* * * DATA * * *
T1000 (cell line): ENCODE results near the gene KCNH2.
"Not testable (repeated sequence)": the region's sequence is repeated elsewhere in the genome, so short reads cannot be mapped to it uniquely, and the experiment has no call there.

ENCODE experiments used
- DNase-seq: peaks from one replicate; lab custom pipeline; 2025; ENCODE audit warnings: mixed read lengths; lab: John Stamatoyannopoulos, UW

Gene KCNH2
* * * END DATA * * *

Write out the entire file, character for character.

T1000 (cell line): ENCODE results near the gene KCNH2.
"Not testable (repeated sequence)": the region's sequence is repeated elsewhere in the genome, so short reads cannot be mapped to it uniquely, and the experiment has no call there.

ENCODE experiments used
- DNase-seq: peaks from one replicate; lab custom pipeline; 2025; ENCODE audit warnings: mixed read lengths; lab: John Stamatoyannopoulos, UW

Gene KCNH2